However, dig a bit deeper into this last point, and you'll find a figure that virtually guarantees these major cryptocurrencies are in a massive bubble.

Image source: Getty Images.

This implies we're in the midst of a major crypto bubble

A core thesis for crypto optimists is the increased adoption of these coins, whether by businesses or via blockchain transactions.

According to daily transaction data from BitInfoCharts.com, Ethereum has seen a steady uptick in use over the past year. Simply eyeballing 365 days' worth of data, it's averaged around 1.1 million transactions per day. Meanwhile, Bitcoin's transactions per day haven't budged over the past year, with the leading digital currency handling around 300,000 transactions per day. Lastly, Dogecoin has had some recent spikes in daily transactions but has averaged closer to 50,000 transactions daily over the past year.

Altogether, the big three are in the neighborhood of 1.5 million transactions per day (rounded up), and their combined market value is $1.56 trillion -- Bitcoin ($1.07 trillion), Ethereum ($403 billion), and Dogecoin ($83 billion).

But according to The Nilson Report released in 2020, there were 368.92 billion credit card transactions worldwide in 2018 for goods and services. That's 1.01 billion transactions, on average, per day! Keeping in mind this data is more than 2 years old, the big three of crypto account for less than 0.15% of all the transactions conducted on a daily basis if compared to credit cards.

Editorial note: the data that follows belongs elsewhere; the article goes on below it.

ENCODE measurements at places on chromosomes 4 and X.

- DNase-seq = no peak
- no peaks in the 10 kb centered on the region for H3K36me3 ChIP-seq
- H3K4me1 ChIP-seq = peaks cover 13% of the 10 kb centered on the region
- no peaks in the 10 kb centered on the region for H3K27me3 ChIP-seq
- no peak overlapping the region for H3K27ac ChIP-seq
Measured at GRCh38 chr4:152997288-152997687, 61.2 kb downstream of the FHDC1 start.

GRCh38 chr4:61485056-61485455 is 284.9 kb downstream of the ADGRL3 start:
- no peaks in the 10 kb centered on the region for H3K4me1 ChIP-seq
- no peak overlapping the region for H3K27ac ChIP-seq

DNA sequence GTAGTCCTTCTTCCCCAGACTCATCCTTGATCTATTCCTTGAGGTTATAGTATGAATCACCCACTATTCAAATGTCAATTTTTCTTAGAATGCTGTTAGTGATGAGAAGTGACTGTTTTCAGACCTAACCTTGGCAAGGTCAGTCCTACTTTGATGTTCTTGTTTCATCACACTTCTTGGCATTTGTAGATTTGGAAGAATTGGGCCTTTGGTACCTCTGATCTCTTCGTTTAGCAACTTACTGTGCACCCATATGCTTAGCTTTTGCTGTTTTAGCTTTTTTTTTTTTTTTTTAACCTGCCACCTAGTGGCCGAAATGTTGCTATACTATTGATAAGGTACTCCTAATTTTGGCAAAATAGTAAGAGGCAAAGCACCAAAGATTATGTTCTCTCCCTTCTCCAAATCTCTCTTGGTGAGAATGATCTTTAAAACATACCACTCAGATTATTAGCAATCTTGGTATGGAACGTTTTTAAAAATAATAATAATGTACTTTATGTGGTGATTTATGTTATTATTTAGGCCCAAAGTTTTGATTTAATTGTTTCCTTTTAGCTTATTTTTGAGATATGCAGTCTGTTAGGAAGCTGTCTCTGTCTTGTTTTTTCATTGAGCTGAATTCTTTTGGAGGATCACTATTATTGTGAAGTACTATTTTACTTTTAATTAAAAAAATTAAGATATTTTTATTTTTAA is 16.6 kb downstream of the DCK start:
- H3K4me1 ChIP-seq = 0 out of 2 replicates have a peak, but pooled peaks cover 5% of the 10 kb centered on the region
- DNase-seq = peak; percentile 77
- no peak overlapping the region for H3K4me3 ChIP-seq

Image source: Getty Images.

What's more, Visa (NYSE: V) and Mastercard (NYSE: MA), which are the global processing kingpins, were responsible for 165.3 billion and 90.2 billion of the aforementioned 368.92 billion credit card payments in 2018. That's 69% of all credit transactions globally routed through one of these two networks. Yet, Visa and Mastercard sport market caps of "only" $504 billion and $366 billion, respectively.

While we're not talking about a perfect apples-to-apples comparison here, the combined valuation of Visa and Mastercard ($870 billion) is only 56% that of the aggregate value of Bitcoin, Ethereum, and Dogecoin. Yet, Visa and Mastercard handled 700 million transactions globally each day in 2018, or in the neighborhood of 470 times more transactions per day than Bitcoin, Ethereum, and Dogecoin are handling on a combined daily basis over the trailing year.

It's really common for investors' imaginations to outrun the uptake of next-big-thing technology, and I believe that's what we're seeing in this data. Digital currencies aren't for-profit businesses like Visa and Mastercard, but to have a combined $1.56 trillion valuation and handle just a puny fraction of what Visa and Mastercard are capable of on a daily basis demonstrates what a mammoth bubble is brewing.

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Sean Williams owns shares of Mastercard. The Motley Fool owns shares of and recommends Bitcoin, Mastercard, and Visa. The Motley Fool has a disclosure policy.